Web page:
We made two stops before heading to West Seattle: McDonald's (after having just discussed the inevitability of eating here once while abroad, if just for the price and familiarity) and William's office (where he dropped off keys for Jim, his business partner). William almost choked on his hashbrown while driving, which was scary. Ironically, I vaguely remember telling him how oily and gross hashbrowns are, so it seemed like the hashbrown was avenging its own honor as a worthwhile--if delusional--food.

On the way to the Stellings house in West Seattle, we stopped at the Safeway nearby, which we knew to have a Starbucks; we would be needing coffee today! However both were closed, so on to the Stellings.

Tim was up already up when we arrived, turning on the porch light for us. We said goodbye to Feistel, who was by then spoiled by the sheer vastness of the Stelling household and, most notably, absolved of the "No cats on counters" rule, which we enforce strictly at chez Ryan et William. We have missed having his warm, living body at home, getting tangled in our legs and just generally getting into everything. Especially William, who gets lonely at night when I'm at work. Tim assures us that Feistel will be happy, but we already know he is. I wonder if he'll even miss us.

On top of taking care of our valuables, Tim will be driving us to the airport. On the way there, William mentions to Tim how, twelve years prior, the latter had offered the former some advice about living a happy life with a wife that Will would ultimately divorce, whereas now that the two of us are coexisting happily--peacefully!--Tim had no advice to offer. Tim's response was that William is much more confident now than he was then, happiness with me notwithstanding. I suppose I don't need to mention that William met the Stellings when he was a young man of God.

Tim drops us off at the airport, and we have arrived early enough that even after checking in and passing through security, we still have an hour to wait. I went off in search of water to take some Airborne, and when I came back, William had made a friend. His name was Darryl; he reminded me of someone else I knew with his blue eyes and close-cut hair. He was quite cute--and adventurous! He and William got to talking about Africa--which both love. Darryl said he loved his trip to DR Congo more than any of the others, AK-47 notwithstanding. William though that some friends of his, Kent and Kim Rasmussen, might also be or have been in DR Congo, but they found out (he and Darryl, after William whipped out his laptop that they probably worked with people from DRC without going there in person (where, Darryl tells us, white people are strictly forbidden).

They called our rows and we boarded, separately. I felt it would be great to get to know Darryl better, but an hour of chat doesn't often constitute grounds for number-swapping, though I suppose he could have traded emails with William, had Will thought to ask.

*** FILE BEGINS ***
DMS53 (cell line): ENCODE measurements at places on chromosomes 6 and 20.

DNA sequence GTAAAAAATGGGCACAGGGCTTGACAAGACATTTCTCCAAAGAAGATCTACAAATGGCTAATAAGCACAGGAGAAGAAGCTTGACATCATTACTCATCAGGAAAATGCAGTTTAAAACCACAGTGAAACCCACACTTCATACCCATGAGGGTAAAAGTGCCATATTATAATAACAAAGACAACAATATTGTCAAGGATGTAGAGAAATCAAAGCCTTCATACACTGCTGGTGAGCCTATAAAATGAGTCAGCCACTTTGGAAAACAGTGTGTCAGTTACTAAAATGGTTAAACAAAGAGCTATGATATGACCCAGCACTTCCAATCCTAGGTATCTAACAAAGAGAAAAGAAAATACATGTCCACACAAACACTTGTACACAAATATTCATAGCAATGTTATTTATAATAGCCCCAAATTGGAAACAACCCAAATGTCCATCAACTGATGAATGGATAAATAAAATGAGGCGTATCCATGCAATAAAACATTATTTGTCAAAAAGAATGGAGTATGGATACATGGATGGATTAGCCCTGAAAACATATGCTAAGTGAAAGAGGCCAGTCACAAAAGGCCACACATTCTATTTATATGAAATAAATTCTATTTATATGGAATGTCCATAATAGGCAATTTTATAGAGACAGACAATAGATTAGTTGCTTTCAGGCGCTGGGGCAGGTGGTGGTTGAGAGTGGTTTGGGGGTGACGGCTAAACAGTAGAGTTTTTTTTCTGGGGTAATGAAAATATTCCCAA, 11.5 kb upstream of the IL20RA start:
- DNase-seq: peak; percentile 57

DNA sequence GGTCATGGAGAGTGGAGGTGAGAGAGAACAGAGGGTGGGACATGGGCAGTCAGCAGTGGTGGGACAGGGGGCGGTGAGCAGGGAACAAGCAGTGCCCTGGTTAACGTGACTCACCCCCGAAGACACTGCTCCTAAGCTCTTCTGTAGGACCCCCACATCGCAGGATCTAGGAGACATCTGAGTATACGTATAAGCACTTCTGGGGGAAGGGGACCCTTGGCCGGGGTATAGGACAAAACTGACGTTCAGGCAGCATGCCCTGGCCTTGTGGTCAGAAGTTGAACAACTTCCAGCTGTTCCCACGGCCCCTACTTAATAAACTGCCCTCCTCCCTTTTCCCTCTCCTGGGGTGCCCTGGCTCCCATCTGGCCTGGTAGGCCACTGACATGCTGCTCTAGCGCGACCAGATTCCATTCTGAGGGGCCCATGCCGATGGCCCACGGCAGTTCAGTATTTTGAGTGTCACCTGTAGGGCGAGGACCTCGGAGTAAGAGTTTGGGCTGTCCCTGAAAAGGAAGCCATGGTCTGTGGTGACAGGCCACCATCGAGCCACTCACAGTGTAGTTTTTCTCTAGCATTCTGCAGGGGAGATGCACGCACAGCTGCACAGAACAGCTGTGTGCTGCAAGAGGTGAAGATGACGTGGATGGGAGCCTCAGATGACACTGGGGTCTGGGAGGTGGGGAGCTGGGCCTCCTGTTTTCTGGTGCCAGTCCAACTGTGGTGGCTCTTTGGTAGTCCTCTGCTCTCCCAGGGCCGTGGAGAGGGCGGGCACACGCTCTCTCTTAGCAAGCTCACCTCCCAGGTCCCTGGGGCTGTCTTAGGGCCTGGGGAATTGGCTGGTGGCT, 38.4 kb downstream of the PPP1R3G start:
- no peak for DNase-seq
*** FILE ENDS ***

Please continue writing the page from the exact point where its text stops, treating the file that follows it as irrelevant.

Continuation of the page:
We board the plane without much ado. Buckled in onboard, we watch the inflight emergency instructions, which Air Canada provides by way of a well thought-out, creative video. I loved the English-French narration especially, how when one ended (English woman), the other (French man) took up, translating what had just been said, and adding more, which is translated by the woman the next time around. Like so:

Welcome aboard Air Canada. Your security is our priority...
Bienvenues a bord Air Canada. Votre securite est notre priorite. Veuillez faire attention aux instructions suivantes afin d'etre prepare dans le peu probable cas d'urgence...
Please pay attention to the following instructions, so as to be prepared in the very unlikely event of an emergency. Thank you for choosing Air Canada...

And so forth. The movie was "Thank You For Smoking," which was entertaining, although by the time it came on my eyes were sore, so I rested them. I was also annoyed that the woman seated behind William had placed her baby's carseat behind my seat in such a way that I wouldn't be able to recline my seat for the next four hours. Air Canada didn't even serve us food during the long flight; they only gave us soda and bad water, although I think there was a menu you could buy food from.

My travel journal

One of the reasons I wanted to make this blog was so that people could keep the memory of Paris alive. And for me, I could think of no better way than to write a travel journal for my travels. I'm gonna be sharing the ins and outs of my journeys right here for the world to see, accompanied by pictures that say something (or not) about the experience.

This is also a great way for me to say what I've done to my friends and family (who didn't come with me to France:( ) without having to repeat it too many times.

Now for my first installment!

It's here!

Paris in the Fall 2006! Remember that? It wasn't so long ago that we were eating nutella on toast every morning for breakfast, fresh-baguette sandwiches for lunch, and whatever our host families deemed nutritious for dinner. It isn't odd for me to jump right in with food, but there were lots of great things to remember about our time in France--and I have more than enough pictures to prove it!

This is my invitation to you, my fellow study-abroaders, to post comments about pictures and thoughts I share here, as well as your own pictures and experiences and links that you think would complement this blog.

Here's to reminiscing!